“For this reason, when the French initiative was proposed, it was expected that Egypt would be the first Arab country to become involved. However, it took a long time about two years before any concrete action was taken. The EU did not pick up on it, as the French had desired. Nor did the US and there was no readiness on the part of Israel. Accordingly, it received little attention in Cairo or Riyadh, while the other course was maturing in a parallel direction.”

Said Okasha, an expert on the subject, discussed the French initiative and the parallel course in an interview with Al-Ahram Weekly. “The French initiative had no future at all. For it to be put into motion, all parties concerned would have to accept it. This did not happen, and for a logical reason: the initiative was proposed without first consulting with Israel. In addition, it was formulated along the lines of Geneva negotiations or the ideas that were conceived in the 1970s, whereas Israel prefers to make bilateral agreements, as occurred in Camp David and Wadi Araba. Israel does not want to be stripped of the advantages it gained through the bilateral agreements. Finally, Israel felt that the French initiative was couched in the framework of an ultimatum to the effect that if Israel rejects the French initiative, France would recognise the Palestinian state unilaterally. Israel does not negotiate under pressure.”

On the other hand, the alternative was still there. “The Arab Initiative may form the groundwork for the coming stage,” Okasha said. “Political developments inside Israel suggest this, as do developments on the Arab side, especially with respect to Saudi Arabia, which authored the Arab Initiative.”

In this context, Okasha believes that Egypt is astute in the way it handles Israel. “It doesn’t impose initiatives or pressure in that direction. But it is in favour of reviving the Arab Initiative with some modifications, towards which end the initiative may be brought up in the forthcoming Arab summit in Mauritania.”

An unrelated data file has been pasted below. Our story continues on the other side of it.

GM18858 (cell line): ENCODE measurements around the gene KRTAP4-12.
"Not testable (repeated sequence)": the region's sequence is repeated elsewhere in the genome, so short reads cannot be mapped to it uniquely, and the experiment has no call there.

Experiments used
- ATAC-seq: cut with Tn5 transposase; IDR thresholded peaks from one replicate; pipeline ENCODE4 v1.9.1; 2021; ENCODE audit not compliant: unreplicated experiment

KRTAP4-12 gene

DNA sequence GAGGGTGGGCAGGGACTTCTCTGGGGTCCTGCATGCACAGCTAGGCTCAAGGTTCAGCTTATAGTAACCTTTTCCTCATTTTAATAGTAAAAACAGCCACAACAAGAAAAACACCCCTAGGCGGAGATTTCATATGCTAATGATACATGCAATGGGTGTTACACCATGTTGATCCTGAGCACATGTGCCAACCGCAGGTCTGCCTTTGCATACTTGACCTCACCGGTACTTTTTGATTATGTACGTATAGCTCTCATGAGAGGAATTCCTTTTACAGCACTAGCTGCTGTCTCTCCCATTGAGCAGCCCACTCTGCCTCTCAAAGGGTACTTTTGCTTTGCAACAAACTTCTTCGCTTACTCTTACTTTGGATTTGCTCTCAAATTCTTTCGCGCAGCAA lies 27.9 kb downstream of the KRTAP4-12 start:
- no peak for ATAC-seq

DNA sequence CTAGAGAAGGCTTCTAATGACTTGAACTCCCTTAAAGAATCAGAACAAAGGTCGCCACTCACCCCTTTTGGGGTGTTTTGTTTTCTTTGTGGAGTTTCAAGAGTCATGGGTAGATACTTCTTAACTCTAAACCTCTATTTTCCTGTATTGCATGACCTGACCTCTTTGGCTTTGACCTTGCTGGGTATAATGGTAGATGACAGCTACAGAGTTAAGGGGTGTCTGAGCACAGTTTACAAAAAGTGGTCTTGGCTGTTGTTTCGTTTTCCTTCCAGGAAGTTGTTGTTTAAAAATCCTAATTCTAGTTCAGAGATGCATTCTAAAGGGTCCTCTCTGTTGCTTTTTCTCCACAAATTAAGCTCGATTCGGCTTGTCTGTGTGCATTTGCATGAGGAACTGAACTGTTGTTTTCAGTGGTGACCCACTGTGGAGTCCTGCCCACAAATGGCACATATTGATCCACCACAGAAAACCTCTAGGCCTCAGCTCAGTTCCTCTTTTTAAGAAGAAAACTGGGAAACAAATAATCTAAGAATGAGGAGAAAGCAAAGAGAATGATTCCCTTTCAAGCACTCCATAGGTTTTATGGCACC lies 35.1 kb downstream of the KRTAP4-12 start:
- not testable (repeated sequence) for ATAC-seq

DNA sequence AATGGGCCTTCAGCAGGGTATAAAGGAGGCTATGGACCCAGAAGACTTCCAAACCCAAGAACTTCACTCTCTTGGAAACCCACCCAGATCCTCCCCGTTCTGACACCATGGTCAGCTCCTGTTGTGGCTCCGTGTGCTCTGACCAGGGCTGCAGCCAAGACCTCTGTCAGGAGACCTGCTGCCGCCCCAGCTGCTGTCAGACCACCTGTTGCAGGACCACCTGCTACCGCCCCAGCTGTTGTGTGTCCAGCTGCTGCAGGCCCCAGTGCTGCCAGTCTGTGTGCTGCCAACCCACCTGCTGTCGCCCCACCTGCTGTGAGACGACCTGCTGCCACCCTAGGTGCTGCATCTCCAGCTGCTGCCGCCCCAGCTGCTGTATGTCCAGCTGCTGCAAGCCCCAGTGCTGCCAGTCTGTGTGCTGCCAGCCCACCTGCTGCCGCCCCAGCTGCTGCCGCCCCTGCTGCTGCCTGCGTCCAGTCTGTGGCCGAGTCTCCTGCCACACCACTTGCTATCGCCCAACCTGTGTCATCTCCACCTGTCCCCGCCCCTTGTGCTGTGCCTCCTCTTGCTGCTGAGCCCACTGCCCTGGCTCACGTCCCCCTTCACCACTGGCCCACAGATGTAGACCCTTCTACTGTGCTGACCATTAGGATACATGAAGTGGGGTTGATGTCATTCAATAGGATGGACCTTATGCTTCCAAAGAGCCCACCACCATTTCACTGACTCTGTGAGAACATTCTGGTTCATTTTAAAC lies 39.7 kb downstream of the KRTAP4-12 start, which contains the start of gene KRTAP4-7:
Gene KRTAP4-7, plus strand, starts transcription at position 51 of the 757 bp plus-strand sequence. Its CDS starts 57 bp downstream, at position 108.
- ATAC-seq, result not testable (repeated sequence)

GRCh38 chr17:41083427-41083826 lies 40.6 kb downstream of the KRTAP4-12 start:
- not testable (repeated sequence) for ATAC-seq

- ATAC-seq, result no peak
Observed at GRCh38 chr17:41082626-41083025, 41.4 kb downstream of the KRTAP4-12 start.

Jack Khouri, an Arab- Israeli political analyst at Haaretz newspaper, told the Weekly by phone that the French have not given up on their initiative, even though their chances of bringing Netanyahu on board are very slim. He added that he has also heard from the Palestinian side remarks to the effect that the French, on their own, will never be able to get the Palestinian-Israeli ball rolling. The Americans are needed for this.

Accordingly, talk in Israel has also moved in the direction of a regional solution or a bilateral one with Arab support and brokered by Cairo and Riyadh, at a time when the US is preoccupied with the election season.

True, some expect Obama will make one last push for an American initiative before he leaves office, but there would be nothing to compel Obama’s successor to follow through, especially if the next president turns out to be Donald Trump.

Still, there have been no concrete ideas on this matter in Israel. At the same time, the political situation in Israel is confused, even if Netanyahu holds the upper hand, as the centre and left are in disarray and offer no real alternative.

Meanwhile, Netanyahu and Herzog appeared poised to take advantage of the opening Al-Sisi made possible in order to create a new coalition that could steer the peace process issue. However, Netanyahu proved he is not interested in a solution. He wants a lasting peace process, not a lasting peace.